1. Good governance implies that these “trustees” take decisions and implement them so as to protect the common public goods.
  2. Instead of protecting the common goods, the elected representatives take our share of the public wealth for their personal gain.
  3. Other institutions are affected due to this watered down notion of democracy:
  • Very few institutions inculcate democratic values in their functioning.
  • Private institutions have little commitment to democracy. In an overall set up where democracy is not respected, they lose their little sense of trusteeship.
  1. Political alienation happens because people are a part of the political process only for the few minutes when they cast their votes.

13.Political alienation leads to cultural alienation which in turn leads to right wing movements.

  1. In order to get rid of most of the problems plaguing India, not only choice, but even power has to be democratised.

GS 3

Kerala may seek WHO help to battle Nipah virus infection

Nipah virus


  1. The kerala government is planning to seek the help from World Health Organization regarding Nipah virus infection.

Important Facts:

  1. National Centre for Disease Control (NCDC) has reported the Nipah virus infection incidence as the “third major outbreak in the country.”
  2. The laboratory result of all the recent death has confirmed the presence of the Nipah virus.
  3. A team of experts from All-India Institute of Medical Sciences is expected to visit the Kerala’s Kozhikode district.
  4. The Nipah virus was transmitted from animals to humans where bats acts as its carriers.
  5. Symptoms of Nipah virus infection include: Fever, Heachache, Vomiting, Dizziness, Altered Consciousness, Coma, Respiratory distress, Hallucination, Cough and Cold.
  6. Diagnosis include:
  • virus isolation and real time polymerase chain reaction test (RT-PCR) from throat and nasal swabs, cerebrospinal fluid, urine, and blood samples
  • Antibody detection by ELISA (IgG and IgM)
  1. Preventive measures
  • Wash, peel and cook fruits before eating them.
  • Hand washing at home to avoid primary infection and transmission.
  • Quarantine of those infected has been suggested as it can be highly contagious.
  1.  To completely understand the cycle of infection a detailed tests would have to be conducted in accordance with Animal Husbandry.
  2.  A similar outbreaks has reported in West Bengal which was linked to Bangladesh, where panic resulted in many people to leave there residence.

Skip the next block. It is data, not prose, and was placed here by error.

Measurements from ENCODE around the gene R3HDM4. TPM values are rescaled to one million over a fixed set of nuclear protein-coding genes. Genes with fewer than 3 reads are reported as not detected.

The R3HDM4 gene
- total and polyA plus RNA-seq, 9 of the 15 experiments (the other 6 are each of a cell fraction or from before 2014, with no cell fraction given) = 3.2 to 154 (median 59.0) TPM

Note: Refer 21 may 9 pm News for more details.

Camera traps record rare black panther in Odisha

Rare species; environment


  1. The Forest and Environment Department of Odisha have recorded the presence of black panthers in a forest in Sundargarh district.

Important Facts:

  1. Odisha has been listed as the ninth State in India where the elusive and rare big cat has been seen.
  2. The camera trap was installed in Garjanpahad Reserve Forest of Hemgir Range of Sundargarh Forest Division under the guidance of Divisional Forest Officer of Sundargarh and the Chief Wildlife Warden in December 2015.
  3. prior to this presence of Black Panther was reported 26 years ago but there no scientific or pictorial records could establish the claim of Black Panther in the state.
  4. About Black Panther:
  •  Black Panther or melanistic leopard is a color variant of the Indian leopard.
  •  Black Panther is shy as a normal leopard and very difficult to detect.
  1. Black Panther is mostly found in densely forested areas of southern India which include:
  •  Kerala (Periyar Tiger Reserve)
  •   Karnataka (Bhadra Tiger Reserve, Dandeli-Anshi Tiger Reserve and Kabini Wildlife Sanctuary)
  • Chhattisgarh (Achanakmar Tiger Reserve)
  • Maharashtra (Satara)
  •  Goa (Mhadei Wildlife Sanctuary)
  • Tamil Nadu (Mudumalai Tiger Reserve)
  • Assam and Arunachal Pradesh.

Miles to go

Bankruptcy code


  1. The new Insolvency and Bankruptcy Code (IBC) witnessed a major success when Tata Steel acquired 73% stake in the bankrupt firm Bhushan Steel.

Important facts:

  1. The proceeds from the acquisition will go towards settling almost two-thirds of the total outstanding liabilities that Bhushan Steel owes banks.
  2. In future, if banks recover funds of such considerable scale, then:
  3. It would considerably reduce the burden on taxpayers and
  4. It would free valuable assets to be used for wealth-creation.